The Future Of Humans And AI In Cyber Security

Google's director of information security has some surprising thoughts on the subject


One of the key uses of AI that’s been discussed over the past few years has been its potential for cybersecurity. The number of high-profile cyber attacks has increased at a terrifying rate, with the Equifax hack of 2017 now possibly the largest single data loss in history, and AI has frequently been put forward as the golden bullet that could stop this kind of hacking in future.

The logic of this is clear, AI can do things considerably quicker than humans, it can identify anomalous activity on accounts, and it can run 24/7 without tiring. It can also look at everything at once, whilst a human operator can only really concentrate on a couple of areas at a time. It’s one of the reasons why hacks are often not found until several months later, it just happens to be the time that humans have noticed it.

However, according to Heather Adkins, director of information security and privacy and a founding member of Google's security team, the reality is that AI may not be the solution that many have hoped it will be.

Google holds perhaps the most data of any company in the world, processing billions of searches every day, receiving billions more emails, and logging the 5 billion videos watched on Youtube every single day. They also have a pretty good record on data security, with no major hacks reported in the last 5 years, and only relatively minor ones reported before that. However, at TechCrunch Disrupt 2017 Adkins revealed that ‘I delete all the love letters from my husband’ not because she is embarrassed about them, but because she believes that they may eventually be hacked. She went on to say that personal ‘stuff’ shouldn’t be included in emails because of the risk of hacking. This is despite Google being one of the leading figures in AI development and deployment of it to protect the vast amount of data it holds.

It shows that Adkins has little faith in AI to replace humans in the near future, something which she actively said at the event. Discussing the possibility of AI replacing humans in cybersecurity, she pointed out that one of the major drawbacks is that AI is fantastic for spotting anomalous behavior, but it throws up so many false positives that knowing which is false and which is real can still only be decided by a human. For instance, if somebody has forgotten their password and tries 20 different variants, is that somebody who simply can’t remember their password or a hacker trying to guess a password? This is something that an AI system would find almost impossible to work out at the moment.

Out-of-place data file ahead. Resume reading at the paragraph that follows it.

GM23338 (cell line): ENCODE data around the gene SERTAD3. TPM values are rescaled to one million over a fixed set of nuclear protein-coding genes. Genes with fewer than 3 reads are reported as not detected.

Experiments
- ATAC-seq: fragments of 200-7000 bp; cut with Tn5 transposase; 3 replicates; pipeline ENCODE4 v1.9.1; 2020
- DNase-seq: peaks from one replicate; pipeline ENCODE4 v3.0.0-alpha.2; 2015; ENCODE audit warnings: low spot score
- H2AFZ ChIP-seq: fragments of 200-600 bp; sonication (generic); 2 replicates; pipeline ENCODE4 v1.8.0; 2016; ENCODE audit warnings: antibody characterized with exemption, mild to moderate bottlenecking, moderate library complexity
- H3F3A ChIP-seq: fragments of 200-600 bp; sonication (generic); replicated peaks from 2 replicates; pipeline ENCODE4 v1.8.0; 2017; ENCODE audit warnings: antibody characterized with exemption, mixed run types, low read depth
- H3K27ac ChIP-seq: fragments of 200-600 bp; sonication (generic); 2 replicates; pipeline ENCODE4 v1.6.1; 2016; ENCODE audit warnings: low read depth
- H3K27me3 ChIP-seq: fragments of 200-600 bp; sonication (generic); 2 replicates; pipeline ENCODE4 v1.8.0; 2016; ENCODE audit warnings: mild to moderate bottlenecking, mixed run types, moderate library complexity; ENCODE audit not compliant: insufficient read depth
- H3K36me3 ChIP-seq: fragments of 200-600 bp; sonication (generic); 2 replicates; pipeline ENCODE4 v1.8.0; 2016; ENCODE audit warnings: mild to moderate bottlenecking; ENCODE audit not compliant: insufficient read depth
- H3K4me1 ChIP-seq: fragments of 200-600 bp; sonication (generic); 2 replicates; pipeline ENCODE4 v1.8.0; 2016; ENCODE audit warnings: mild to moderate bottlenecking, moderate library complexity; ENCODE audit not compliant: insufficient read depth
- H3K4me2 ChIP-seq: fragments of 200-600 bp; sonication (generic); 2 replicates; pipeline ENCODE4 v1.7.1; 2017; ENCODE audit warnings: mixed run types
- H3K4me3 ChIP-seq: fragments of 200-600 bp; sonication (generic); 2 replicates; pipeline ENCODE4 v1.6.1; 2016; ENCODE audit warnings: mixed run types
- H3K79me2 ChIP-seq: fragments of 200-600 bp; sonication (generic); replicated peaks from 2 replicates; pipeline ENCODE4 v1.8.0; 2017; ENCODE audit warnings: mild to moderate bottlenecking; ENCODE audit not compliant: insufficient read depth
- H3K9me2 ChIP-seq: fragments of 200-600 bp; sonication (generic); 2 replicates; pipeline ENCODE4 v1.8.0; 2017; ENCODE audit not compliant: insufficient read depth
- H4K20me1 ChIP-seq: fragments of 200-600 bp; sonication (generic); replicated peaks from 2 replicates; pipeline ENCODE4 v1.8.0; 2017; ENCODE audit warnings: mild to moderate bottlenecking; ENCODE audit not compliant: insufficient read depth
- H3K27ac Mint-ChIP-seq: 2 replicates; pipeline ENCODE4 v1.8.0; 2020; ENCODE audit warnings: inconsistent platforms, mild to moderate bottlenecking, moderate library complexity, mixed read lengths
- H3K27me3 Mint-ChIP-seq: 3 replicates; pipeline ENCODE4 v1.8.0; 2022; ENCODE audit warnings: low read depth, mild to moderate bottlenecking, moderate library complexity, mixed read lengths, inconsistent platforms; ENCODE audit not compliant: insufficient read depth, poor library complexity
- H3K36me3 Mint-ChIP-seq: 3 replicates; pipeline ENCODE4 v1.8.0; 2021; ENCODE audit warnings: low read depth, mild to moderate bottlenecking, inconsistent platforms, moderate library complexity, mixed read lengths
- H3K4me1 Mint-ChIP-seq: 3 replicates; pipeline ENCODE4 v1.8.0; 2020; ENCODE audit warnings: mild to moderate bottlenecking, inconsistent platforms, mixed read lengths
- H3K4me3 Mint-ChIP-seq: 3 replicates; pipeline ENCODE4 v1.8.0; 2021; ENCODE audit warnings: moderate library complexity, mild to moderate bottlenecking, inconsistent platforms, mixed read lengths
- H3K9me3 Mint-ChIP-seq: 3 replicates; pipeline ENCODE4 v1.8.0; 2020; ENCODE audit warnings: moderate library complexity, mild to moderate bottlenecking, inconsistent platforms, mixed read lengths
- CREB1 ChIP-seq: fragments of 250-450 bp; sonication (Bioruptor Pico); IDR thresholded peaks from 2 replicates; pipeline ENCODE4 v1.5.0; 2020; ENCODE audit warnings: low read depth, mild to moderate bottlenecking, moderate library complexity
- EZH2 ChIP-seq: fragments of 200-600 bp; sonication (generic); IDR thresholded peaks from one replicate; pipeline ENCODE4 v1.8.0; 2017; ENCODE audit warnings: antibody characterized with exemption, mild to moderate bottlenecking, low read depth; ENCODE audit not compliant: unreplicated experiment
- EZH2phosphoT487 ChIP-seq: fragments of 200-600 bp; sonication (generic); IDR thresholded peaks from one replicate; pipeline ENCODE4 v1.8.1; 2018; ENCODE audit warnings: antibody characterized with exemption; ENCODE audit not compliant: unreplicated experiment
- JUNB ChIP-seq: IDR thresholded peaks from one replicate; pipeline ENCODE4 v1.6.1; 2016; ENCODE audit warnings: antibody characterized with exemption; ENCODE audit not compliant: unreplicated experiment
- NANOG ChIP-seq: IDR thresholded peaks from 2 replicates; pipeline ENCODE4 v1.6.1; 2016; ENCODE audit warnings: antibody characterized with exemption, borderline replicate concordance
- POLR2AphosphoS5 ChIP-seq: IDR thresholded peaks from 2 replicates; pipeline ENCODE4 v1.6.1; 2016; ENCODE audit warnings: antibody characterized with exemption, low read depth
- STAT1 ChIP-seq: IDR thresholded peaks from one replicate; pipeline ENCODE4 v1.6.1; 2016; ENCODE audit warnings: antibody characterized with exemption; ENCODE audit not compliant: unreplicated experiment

Adkins points out that the vast majority of attacks have changed very little from the 1970’s, but AI even fails to notice many of them as they’re taking place. The actual hacking itself is often not the issue that throws AI off the case, but is instead the software or algorithms used to mask the hack, so it could be that a password generator has tried 1 million different passwords before getting the right one, but it can mask those attempts so the system doesn’t recognize them.

During the event Adkins actually admitted that the use of AI in this way may have more use for those instigating the attacks than those trying to defend against them. This is because, regardless of the power of AI and Machine Learning in their current forms, they still require a significant amount of human input to operate. For instance, if a hacker were to exploit a system it would then be easy to use AI to use that same method over millions of sites in minutes. In order for that technique to be identified by an AI system, it would be reported within a batch of thousands of false positives and would need to be confirmed by a human, then patched across the organization, which may then be patched across multiple other organizations.

At present, it seems like AI has a big role to play in cybersecurity moving forward, but the reality of the technology at the moment is that it cannot work independently from humans, which holds it back. However, as humans point out false positives and potential issues with the system it learns and adapts to make sure that there are fewer mistakes in the future, so it is constantly improving. However, at the same time as this improvement is taking place, AI is also being adapted by hackers to improve their systems and make it more likely to break through. With AI’s current capabilities it can only ever process elements that have already been considered and put through it previously, which puts it at a disadvantage when it comes to detection of new threats. It is for this reason that for the time being, cybersecurity professionals should feel that their jobs are still safe. 

Looking small

Read next:

Expert Insight: 'An Effective Visualization Results From A Great Deal Of Curiosity And Exploration'